Gippsland Summer – The Birds

Summer has officially been upon us for a month now and hot, sweaty, days are yet to loom (but coming soon), and we’ve still been getting our fair share of rain over the last few weeks. It’s the time of year when Gippsland changes perhaps most significantly, for many and varied reasons. One of the first things that I noticed (coming back from our bush Christmas) was the return of the birds, of all varieties. It’s the first time that I’ve seen Gang-Gang Cockatoos in our backyard, which weren’t the easiest to photograph initially, as they were feeding in the denser foliage of the trees. But over the next few days they started to move about a lot more and provided much better opportunities, as well as making an awful mess stripping leaves.

Female Gang-Gang Cockatoo - Mirboo North Victoria

Female Gang-Gang Cockatoo – Mirboo North Victoria

Female Gang-Gang Cockatoo - Mirboo North Victoria

Female Gang-Gang Cockatoo – Mirboo North Victoria

Male Gang-Gang Cockatoo and a face off - Mirboo North Victoria

Male Gang-Gang Cockatoo and a face off – Mirboo North Victoria

Male Gang-Gang Cockatoo and a face off - Mirboo North Victoria

Male Gang-Gang Cockatoo and a face off – Mirboo North Victoria

Male Gang-Gang Cockatoo and a face off - Mirboo North Victoria

Male Gang-Gang Cockatoo and a face off – Mirboo North Victoria

Male Gang-Gang Cockatoo and a face off (I win) - Mirboo North Victoria

Male Gang-Gang Cockatoo and a face off (I win) – Mirboo North Victoria

The Rosellas are generally fairly wary (though there have been exceptions), but recently have been very accommodating. Maybe they are getting used to us and coming closer to advise us that a bit of bird seed wouldn’t go astray, even a few leftovers from what the King Parrots don’t like would be appreciated.

Rosella - Mirboo North Victoria

Rosella – Mirboo North Victoria

Rosella - Mirboo North Victoria

Rosella – Mirboo North Victoria

On the other end of the spectrum, the King Parrots are never backwards in coming forwards, constantly hassling us for bird seed and venting their displeasure if none is forthcoming. The King Parrots (since discovering who provides the bird seed) make for relatively easy subjects to photograph, hardly ever showing any concern no matter how close you get (as long as there’s a pile of food in front of their face).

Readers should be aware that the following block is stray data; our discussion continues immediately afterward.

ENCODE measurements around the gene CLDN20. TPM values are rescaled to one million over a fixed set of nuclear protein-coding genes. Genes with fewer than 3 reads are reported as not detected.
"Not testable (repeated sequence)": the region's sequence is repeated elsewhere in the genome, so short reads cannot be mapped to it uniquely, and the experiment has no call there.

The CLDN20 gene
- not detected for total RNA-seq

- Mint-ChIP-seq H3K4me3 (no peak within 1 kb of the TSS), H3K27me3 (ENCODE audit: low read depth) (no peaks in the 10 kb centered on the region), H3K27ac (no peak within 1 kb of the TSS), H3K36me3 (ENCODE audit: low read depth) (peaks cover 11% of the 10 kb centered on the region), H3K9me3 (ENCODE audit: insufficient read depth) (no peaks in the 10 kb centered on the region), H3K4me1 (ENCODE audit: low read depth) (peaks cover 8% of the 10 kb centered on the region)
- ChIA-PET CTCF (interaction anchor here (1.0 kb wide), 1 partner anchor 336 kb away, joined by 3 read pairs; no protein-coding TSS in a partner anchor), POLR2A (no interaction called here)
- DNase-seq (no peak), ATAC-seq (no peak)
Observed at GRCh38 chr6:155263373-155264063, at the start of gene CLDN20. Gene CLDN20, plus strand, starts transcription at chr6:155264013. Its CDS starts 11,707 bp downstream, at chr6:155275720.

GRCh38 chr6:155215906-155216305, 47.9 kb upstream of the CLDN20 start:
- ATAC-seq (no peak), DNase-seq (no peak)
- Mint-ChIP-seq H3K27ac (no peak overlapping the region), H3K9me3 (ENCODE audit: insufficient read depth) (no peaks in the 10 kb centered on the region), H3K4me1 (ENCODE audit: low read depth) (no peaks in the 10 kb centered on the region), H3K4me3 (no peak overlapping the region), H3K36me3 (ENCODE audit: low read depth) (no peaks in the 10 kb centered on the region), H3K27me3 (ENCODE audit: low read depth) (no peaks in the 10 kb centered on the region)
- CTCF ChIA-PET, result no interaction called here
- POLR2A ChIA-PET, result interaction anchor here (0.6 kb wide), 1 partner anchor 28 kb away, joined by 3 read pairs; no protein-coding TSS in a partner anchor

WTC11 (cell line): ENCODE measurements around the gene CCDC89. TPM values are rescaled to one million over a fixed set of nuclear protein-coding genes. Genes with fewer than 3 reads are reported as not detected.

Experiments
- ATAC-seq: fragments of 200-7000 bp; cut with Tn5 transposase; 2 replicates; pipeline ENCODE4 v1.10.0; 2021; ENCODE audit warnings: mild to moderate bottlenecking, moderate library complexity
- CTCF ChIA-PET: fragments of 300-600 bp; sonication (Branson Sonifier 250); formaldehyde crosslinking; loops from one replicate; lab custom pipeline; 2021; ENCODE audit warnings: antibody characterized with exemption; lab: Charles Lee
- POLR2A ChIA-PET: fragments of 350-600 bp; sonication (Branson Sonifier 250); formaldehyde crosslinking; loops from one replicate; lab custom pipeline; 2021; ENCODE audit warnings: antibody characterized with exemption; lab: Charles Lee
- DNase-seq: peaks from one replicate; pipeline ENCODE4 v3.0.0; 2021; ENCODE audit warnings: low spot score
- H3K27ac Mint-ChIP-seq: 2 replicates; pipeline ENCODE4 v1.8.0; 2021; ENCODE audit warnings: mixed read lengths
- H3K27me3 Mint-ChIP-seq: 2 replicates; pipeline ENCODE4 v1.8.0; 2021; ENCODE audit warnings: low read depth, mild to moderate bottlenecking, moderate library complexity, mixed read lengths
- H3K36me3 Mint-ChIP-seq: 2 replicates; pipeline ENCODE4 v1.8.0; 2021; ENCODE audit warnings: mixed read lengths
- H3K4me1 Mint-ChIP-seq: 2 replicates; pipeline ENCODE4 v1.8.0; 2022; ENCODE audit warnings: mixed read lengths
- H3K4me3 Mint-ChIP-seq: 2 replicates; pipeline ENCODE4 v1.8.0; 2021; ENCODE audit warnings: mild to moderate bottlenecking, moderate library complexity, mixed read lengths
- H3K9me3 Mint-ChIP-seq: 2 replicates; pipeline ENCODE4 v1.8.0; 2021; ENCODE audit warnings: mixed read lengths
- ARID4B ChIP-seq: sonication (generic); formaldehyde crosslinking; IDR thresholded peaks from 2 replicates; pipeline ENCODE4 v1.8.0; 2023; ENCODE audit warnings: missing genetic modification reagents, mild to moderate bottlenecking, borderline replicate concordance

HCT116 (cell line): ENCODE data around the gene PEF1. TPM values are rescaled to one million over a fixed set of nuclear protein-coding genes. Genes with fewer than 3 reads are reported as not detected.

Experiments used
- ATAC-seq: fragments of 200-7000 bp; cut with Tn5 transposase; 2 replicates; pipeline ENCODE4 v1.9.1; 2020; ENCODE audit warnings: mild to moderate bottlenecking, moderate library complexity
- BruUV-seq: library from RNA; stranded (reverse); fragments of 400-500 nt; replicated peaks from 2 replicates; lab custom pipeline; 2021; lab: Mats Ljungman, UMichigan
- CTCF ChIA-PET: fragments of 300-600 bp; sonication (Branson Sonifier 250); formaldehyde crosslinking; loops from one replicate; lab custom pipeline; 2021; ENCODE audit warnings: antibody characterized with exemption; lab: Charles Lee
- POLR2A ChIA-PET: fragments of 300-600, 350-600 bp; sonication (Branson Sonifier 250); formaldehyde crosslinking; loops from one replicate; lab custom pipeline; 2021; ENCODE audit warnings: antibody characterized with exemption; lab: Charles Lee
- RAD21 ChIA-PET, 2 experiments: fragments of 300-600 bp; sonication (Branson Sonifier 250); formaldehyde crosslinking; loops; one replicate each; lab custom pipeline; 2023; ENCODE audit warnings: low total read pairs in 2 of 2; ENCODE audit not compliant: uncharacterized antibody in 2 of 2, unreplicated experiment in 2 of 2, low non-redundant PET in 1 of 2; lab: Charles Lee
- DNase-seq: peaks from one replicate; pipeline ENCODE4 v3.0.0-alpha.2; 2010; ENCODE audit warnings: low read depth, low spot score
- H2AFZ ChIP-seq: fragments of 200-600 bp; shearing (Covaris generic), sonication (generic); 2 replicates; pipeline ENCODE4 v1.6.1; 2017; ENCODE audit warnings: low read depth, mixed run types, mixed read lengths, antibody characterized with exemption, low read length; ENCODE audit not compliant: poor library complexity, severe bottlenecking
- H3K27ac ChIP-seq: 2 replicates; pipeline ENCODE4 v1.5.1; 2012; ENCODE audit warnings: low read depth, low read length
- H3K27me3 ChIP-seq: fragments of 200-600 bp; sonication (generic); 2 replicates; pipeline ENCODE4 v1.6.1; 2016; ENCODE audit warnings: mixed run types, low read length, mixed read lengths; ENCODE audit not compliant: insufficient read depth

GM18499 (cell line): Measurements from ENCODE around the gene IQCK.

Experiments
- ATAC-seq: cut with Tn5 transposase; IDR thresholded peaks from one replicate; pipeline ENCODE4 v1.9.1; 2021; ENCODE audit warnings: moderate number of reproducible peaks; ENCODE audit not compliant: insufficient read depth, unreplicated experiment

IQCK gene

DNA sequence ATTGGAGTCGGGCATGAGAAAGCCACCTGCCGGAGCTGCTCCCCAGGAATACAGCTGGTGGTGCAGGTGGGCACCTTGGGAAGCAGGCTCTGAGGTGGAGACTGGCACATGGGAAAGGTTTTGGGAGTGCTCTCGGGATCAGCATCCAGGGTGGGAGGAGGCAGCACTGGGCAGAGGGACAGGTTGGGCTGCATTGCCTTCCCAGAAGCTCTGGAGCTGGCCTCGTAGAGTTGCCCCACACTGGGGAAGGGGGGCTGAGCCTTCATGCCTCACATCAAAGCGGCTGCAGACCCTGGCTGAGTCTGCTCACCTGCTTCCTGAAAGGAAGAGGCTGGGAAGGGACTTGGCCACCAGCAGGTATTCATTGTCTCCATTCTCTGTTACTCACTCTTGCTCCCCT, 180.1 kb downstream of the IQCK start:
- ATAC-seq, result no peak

King Parrot - Mirboo North Victoria

King Parrot – Mirboo North Victoria

King Parrot - Mirboo North Victoria

King Parrot – Mirboo North Victoria

King Parrot - Mirboo North Victoria

King Parrot – Mirboo North Victoria

And we also have new bush roosters (Kookaburras) about as well, initially doing what appeared to be a dummy spit and then settling down for a more formal pose. I’m never quite sure what Kookaburras might be thinking (not that I know what other birds are thinking either), but they tend to come across as very reserved birds, compared to the parrots et al that give you no doubt about what’s on their mind through their very expressive movements and squawking etc.

Kookaburra: having a dummy spit? - Mirboo North Victoria

Kookaburra: having a dummy spit? – Mirboo North Victoria

Kookaburra: that's better - Mirboo North Victoria

Kookaburra: that’s better – Mirboo North Victoria

And while our ever present Blackbirds may not be as exciting or as colourful as the others, they are part of our family of birds and deserve a mention. They have also been roaming much closer and have been less skittish than ever before, so even more reason to give them some small recognition. Maybe they too are finally coming to terms with the new inhabitants and have decided that excessive caution isn’t warranted. Our Magpies are a feature of our yard and I’ve included one as a late edition (it’s sitting in the shade of a tree trying to cool down while we had 40C temperatures during the day). However, the King Parrots keep on posing.